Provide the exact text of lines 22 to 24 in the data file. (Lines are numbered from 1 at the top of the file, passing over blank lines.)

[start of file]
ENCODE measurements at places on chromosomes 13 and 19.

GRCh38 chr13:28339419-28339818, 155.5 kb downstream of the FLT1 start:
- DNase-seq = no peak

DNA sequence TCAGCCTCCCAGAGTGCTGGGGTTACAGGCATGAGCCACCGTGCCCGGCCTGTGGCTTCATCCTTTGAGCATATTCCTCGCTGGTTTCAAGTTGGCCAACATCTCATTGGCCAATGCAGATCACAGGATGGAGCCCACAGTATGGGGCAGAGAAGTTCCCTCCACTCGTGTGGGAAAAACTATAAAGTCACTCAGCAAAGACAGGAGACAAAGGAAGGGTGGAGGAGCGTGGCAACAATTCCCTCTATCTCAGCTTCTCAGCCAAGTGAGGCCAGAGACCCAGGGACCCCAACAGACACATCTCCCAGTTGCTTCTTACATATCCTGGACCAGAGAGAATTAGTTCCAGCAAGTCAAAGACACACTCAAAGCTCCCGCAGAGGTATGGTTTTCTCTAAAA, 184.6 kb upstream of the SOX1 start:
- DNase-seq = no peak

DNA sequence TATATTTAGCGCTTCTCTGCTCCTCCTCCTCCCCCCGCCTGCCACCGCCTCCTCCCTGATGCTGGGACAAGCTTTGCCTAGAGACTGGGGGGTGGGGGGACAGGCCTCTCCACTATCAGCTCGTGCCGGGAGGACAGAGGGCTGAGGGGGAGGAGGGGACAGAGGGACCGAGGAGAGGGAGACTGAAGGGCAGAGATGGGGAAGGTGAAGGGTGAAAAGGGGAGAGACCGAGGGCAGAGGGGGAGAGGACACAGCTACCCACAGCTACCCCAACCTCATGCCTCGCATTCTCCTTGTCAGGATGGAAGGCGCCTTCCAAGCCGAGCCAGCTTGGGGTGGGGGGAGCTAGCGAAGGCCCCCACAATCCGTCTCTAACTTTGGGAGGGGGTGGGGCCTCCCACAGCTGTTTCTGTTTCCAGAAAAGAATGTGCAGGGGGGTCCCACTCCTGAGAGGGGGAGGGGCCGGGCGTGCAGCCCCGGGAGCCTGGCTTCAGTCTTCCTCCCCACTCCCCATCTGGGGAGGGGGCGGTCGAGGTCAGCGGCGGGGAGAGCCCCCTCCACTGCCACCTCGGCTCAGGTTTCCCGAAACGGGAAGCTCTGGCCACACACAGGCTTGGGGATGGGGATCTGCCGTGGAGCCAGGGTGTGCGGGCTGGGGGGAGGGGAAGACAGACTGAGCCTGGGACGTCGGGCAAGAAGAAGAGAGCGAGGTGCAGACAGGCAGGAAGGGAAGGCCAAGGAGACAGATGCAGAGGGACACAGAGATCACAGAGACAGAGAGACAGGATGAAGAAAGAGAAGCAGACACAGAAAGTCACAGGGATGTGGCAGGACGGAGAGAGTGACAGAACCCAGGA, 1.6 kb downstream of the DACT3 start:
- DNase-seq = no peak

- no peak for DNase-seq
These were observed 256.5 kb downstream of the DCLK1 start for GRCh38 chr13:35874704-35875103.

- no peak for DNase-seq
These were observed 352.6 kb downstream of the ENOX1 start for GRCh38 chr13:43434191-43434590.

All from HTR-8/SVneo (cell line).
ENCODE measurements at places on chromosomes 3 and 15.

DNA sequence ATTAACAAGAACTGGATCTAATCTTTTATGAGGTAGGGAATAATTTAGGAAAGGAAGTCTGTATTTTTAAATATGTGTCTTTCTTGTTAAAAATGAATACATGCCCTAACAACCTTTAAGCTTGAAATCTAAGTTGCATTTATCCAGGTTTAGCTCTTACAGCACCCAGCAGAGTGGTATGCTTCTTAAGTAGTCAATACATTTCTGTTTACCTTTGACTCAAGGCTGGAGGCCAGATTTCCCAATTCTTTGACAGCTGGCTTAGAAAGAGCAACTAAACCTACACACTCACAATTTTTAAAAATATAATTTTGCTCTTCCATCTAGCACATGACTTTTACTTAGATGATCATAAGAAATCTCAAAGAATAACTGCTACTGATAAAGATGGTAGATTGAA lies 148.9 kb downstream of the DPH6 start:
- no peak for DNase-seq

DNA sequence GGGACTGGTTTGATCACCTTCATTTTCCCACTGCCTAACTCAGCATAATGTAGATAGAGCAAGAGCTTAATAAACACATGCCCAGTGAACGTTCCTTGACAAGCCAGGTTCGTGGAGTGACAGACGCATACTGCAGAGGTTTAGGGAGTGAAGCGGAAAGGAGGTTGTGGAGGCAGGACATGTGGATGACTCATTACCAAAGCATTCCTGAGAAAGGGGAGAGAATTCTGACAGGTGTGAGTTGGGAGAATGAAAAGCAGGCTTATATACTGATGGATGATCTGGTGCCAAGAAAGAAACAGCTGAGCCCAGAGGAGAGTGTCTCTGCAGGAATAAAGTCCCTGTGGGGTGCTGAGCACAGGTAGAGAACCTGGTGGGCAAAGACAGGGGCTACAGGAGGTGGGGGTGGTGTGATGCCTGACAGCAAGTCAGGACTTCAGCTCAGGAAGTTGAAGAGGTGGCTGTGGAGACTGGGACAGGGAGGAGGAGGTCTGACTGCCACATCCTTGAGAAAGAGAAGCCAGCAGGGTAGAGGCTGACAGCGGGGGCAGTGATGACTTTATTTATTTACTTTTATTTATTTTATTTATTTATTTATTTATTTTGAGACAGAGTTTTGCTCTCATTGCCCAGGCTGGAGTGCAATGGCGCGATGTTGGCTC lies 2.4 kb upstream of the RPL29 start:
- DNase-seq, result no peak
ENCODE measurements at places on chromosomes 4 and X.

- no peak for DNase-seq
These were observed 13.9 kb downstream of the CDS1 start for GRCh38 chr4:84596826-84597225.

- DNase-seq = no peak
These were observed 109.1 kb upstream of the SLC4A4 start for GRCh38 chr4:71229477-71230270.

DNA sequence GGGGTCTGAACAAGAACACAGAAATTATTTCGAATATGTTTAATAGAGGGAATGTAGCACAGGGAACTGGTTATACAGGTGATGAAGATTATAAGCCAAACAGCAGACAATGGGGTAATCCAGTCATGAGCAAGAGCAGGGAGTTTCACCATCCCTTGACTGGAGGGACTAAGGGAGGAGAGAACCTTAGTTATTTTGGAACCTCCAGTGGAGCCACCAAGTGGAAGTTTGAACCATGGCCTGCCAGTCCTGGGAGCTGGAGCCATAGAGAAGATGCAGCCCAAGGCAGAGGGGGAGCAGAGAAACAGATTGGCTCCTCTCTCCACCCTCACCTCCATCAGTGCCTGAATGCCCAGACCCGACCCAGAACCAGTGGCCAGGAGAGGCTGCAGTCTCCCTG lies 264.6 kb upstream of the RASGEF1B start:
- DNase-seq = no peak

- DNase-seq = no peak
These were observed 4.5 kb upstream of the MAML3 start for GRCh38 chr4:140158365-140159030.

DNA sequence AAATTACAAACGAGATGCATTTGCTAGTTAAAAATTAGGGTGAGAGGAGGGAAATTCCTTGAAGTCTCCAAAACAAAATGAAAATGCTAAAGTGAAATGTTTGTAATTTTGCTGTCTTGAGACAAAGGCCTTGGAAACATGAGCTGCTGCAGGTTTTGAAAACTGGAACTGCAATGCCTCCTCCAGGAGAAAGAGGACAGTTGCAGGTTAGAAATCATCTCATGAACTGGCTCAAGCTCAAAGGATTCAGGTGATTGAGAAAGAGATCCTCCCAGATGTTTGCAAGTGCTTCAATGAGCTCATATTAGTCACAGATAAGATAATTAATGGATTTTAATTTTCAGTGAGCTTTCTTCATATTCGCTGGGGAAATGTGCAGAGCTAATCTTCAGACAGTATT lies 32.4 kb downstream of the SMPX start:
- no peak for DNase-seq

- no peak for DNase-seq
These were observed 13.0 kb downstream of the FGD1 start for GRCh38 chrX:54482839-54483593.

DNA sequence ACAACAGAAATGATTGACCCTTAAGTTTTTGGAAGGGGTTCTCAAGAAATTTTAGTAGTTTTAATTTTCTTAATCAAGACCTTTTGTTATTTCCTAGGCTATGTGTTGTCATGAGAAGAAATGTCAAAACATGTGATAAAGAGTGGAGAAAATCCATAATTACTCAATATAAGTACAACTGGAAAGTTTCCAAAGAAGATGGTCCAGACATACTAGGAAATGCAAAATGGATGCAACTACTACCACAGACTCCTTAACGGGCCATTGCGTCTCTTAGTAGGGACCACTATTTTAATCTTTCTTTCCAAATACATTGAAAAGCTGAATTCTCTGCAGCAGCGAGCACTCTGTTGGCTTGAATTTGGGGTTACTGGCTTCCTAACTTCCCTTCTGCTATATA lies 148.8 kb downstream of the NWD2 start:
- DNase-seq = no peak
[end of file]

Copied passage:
These were observed 109.1 kb upstream of the SLC4A4 start for GRCh38 chr4:71229477-71230270.

DNA sequence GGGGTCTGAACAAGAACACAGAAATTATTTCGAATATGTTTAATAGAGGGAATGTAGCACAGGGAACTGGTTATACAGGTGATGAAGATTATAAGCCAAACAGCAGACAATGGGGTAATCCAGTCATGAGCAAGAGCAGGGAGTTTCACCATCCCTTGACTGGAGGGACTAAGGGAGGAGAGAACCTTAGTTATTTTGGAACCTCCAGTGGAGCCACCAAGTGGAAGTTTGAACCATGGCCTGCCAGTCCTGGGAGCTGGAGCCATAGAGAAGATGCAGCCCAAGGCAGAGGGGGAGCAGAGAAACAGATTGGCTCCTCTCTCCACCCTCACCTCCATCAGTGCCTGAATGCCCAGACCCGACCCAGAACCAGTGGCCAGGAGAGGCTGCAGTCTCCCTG lies 264.6 kb upstream of the RASGEF1B start:
- DNase-seq = no peak